CSO Online writes about a rather sad list of security breaches at http://www.csoonline.com/article/721151/fatal-half-measures-in-incident-response, and the half-hearted approach companies take in dealing with the security on their networks and websites.
What I find most embarrassing is that it appears (judging by the actions) that many companies have their lawyers do some kind of borked risk assessment , and decide that they can just leave things as-is and yell foul when there’s a breach. After all, particularly in the US prosecutors are very heavy handed with breaches, even when the company has been totally negligent. That’s weird, because an insurance company wouldn’t pay out for a break-in when you’ve left your front door wide open! The problem is of course that the damage will have been done, generally data (such as personal details or credit card info) taken. The damage that does might be hidden and not even get tracked back to this cause. But it hurts individuals, potentially badly (and not just financially).
One example I know of… years ago, Commonwealth Bank Australia had an open mail relay. This means that outsiders could pass mail through CBA mail systems, thus send emails pretending to come from CBA addresses and looking 100% legit. When CBA was notified about this, somehow they decided to not do anything (lawyers again?). If it had been passed to a tech, it would have been about 10 minutes of work to rectify.
At Open Query we do security reviews for clients, naturally focusing on the externally facing sites with the back-end infrastructure including MySQL/MariaDB. We specifically added this offering because we happen to have the skillset in-house, our clients often have e-commerce or privacy sensitive data, and we regard this as very important.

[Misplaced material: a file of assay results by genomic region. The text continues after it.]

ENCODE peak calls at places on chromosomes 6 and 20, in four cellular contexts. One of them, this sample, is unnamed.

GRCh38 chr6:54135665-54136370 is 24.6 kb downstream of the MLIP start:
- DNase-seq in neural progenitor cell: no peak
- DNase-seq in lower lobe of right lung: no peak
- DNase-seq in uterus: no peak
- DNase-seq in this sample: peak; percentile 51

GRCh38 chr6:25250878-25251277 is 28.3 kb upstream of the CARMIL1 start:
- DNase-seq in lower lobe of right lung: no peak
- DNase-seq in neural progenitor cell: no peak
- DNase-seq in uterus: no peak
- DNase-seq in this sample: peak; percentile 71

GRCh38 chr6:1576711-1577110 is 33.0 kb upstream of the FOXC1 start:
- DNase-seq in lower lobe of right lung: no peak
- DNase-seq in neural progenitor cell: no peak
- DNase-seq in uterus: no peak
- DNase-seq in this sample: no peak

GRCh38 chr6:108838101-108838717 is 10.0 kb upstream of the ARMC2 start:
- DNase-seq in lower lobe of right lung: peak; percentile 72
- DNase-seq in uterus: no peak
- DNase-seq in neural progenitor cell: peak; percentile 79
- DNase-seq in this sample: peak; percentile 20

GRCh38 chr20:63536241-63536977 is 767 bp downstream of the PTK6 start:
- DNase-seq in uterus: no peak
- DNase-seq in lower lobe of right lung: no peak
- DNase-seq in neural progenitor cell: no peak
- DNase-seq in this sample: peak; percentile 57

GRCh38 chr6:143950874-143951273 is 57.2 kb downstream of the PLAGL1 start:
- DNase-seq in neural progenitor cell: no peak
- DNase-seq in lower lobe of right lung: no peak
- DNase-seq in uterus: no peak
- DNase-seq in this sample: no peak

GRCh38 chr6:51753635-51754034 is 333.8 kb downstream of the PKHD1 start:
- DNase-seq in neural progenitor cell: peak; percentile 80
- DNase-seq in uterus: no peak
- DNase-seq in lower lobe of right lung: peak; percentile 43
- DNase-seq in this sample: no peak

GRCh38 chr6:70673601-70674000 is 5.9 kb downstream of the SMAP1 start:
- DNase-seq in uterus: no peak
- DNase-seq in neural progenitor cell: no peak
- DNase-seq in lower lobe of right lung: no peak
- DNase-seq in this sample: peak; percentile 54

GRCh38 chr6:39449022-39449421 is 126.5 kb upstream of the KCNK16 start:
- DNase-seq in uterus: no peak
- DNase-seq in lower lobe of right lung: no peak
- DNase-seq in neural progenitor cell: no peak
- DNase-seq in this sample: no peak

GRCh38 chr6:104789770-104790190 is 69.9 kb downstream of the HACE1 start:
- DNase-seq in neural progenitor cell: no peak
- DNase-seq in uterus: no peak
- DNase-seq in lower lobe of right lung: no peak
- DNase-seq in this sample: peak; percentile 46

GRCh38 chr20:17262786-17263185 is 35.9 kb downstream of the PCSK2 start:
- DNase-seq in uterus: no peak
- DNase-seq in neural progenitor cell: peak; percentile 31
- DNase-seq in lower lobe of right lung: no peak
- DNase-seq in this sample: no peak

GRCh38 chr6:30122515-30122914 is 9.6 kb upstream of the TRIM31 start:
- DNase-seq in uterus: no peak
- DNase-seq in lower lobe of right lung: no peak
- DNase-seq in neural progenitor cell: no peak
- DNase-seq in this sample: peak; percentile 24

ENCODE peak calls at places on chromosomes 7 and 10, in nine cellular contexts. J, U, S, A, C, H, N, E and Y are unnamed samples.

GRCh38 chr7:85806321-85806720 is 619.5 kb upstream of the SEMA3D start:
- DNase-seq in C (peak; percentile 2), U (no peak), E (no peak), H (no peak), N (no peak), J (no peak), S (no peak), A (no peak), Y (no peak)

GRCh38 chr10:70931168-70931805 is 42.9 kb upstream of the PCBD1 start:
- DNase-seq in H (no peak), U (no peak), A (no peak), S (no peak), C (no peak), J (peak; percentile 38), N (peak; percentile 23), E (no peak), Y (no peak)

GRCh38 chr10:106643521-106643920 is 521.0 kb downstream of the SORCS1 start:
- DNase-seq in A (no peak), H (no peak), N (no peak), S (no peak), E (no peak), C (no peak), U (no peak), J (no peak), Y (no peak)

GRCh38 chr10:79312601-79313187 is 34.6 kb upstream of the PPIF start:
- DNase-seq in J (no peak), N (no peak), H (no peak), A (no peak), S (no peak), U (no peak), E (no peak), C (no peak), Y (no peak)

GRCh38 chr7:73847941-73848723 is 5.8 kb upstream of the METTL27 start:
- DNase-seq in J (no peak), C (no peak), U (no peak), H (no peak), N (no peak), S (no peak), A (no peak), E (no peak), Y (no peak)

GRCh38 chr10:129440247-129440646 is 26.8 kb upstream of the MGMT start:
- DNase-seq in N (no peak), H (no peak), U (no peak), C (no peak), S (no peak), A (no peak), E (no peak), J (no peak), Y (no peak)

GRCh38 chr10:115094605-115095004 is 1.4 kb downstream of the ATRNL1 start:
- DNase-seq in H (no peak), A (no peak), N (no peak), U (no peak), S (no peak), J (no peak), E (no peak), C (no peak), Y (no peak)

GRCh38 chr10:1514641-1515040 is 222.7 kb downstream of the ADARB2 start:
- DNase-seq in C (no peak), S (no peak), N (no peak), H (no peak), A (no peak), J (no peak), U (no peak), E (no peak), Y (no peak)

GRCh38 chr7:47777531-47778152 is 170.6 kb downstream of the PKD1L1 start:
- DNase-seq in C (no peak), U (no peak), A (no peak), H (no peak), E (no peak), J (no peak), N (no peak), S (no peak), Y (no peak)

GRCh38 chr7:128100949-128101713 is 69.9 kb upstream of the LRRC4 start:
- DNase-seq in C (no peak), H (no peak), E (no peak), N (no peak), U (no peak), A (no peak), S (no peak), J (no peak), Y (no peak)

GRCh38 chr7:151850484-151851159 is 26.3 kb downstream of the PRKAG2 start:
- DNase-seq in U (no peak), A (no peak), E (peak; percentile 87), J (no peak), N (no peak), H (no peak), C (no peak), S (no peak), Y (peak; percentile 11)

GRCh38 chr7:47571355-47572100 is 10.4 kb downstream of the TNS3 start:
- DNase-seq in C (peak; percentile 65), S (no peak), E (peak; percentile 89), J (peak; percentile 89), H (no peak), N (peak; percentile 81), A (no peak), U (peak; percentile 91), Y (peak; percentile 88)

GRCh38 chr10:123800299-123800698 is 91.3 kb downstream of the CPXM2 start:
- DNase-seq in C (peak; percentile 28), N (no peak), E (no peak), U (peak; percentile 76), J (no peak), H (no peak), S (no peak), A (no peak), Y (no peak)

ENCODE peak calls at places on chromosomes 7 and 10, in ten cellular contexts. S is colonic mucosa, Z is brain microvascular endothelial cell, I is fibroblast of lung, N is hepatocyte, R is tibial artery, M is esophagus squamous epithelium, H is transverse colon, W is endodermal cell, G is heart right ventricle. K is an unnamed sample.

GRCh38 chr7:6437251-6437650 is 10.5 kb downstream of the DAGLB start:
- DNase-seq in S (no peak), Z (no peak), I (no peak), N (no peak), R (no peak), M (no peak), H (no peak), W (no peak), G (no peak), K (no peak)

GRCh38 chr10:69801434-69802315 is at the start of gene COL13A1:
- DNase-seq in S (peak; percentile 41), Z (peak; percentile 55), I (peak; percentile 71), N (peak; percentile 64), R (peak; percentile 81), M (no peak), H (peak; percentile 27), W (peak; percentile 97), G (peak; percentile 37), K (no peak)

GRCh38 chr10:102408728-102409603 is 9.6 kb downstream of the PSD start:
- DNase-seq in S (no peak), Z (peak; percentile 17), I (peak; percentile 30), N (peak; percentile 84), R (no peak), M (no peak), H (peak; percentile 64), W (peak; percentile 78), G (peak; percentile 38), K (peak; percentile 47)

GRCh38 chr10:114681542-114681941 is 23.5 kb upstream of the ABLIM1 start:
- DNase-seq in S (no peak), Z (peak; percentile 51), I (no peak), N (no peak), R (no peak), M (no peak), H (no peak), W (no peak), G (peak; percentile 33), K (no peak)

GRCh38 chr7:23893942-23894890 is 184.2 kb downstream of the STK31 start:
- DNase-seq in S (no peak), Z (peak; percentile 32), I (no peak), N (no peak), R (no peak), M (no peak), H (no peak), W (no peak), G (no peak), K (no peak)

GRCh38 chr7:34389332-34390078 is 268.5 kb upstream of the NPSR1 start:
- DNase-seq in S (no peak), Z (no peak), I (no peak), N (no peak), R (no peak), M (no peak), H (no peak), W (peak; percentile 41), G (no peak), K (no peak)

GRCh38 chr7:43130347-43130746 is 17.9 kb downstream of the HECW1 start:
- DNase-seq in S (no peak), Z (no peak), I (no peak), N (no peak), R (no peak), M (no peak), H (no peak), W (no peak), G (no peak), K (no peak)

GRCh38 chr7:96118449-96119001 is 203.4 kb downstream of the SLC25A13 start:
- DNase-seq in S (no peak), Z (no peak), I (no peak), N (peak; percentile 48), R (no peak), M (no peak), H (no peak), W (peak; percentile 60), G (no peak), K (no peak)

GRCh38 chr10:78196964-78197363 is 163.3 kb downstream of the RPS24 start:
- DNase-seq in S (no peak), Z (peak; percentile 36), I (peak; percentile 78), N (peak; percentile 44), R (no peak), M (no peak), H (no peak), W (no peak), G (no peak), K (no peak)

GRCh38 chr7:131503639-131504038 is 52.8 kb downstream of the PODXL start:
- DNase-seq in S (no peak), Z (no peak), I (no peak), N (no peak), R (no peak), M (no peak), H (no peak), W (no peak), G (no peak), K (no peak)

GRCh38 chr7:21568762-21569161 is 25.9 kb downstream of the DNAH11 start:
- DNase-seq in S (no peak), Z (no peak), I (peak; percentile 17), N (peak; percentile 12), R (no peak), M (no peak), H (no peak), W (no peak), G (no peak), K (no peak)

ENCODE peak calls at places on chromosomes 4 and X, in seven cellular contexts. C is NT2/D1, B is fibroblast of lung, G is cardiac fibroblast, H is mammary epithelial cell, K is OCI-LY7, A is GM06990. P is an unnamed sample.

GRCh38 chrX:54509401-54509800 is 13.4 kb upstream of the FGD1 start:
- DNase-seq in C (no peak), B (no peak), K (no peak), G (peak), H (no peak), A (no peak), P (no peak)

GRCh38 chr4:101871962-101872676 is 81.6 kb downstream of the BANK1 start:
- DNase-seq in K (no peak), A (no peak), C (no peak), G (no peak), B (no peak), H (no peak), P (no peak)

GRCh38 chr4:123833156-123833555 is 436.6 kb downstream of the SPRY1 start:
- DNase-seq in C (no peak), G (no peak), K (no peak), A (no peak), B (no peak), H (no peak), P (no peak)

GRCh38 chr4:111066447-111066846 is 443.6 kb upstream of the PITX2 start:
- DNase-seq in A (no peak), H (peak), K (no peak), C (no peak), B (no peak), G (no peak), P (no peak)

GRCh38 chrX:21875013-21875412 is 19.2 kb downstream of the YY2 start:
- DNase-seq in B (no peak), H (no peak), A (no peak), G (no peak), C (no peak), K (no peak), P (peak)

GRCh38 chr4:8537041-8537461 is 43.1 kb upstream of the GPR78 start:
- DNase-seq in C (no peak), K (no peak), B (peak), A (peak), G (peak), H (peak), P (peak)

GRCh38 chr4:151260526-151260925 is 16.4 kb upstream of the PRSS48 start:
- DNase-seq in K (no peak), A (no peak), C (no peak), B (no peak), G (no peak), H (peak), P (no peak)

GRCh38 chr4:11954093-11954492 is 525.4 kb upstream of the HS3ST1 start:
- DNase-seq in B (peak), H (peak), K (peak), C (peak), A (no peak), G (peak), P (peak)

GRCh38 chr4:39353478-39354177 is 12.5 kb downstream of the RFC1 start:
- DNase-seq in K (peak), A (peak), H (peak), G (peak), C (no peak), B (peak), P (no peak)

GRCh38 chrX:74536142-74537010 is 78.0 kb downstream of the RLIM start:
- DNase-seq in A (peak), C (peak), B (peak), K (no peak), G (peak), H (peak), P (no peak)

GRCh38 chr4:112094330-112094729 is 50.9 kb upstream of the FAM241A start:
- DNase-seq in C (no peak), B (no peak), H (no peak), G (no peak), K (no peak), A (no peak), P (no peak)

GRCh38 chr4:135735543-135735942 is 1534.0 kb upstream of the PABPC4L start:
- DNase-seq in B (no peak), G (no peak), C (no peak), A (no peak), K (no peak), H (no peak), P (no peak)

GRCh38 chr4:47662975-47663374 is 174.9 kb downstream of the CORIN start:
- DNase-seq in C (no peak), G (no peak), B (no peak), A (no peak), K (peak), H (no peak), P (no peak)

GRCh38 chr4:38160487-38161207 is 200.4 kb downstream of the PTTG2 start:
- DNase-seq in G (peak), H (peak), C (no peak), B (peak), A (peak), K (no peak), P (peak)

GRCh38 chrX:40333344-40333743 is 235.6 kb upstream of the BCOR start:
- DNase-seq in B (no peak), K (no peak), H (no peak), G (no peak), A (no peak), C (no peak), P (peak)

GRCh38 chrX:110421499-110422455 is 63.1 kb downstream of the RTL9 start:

We’re heartened by the introduction of more strict legislation in Australia that requires disclosure of breaches – that means that companies no longer have the option of not fessing up about an incident. Of course they could try and hide it, but these things tend to come out and apart from the public nature of that there are now legal consequences. It’s not perfect, I’d hope companies are smarter than even try to walk that line. Fessing up to a problem and dealing with it is much better, and that’s what we advise companies to do. But that’s about incident response policy, and while important in the overall picture that’s not our main focus.
Similar to our approach with reliability of infrastructure, we take a precautionary approach with security. We want to help prevent problems, rather than doing remedial work later. Of course there’s always a trade-off (law of diminished returns applies), but even small budgets can accommodate a decent level of security. And really, it’s not an optional extra. If you have a website or other publicly facing system as part of your business, you take on this responsibility. You can outsource the work, but not the responsibility.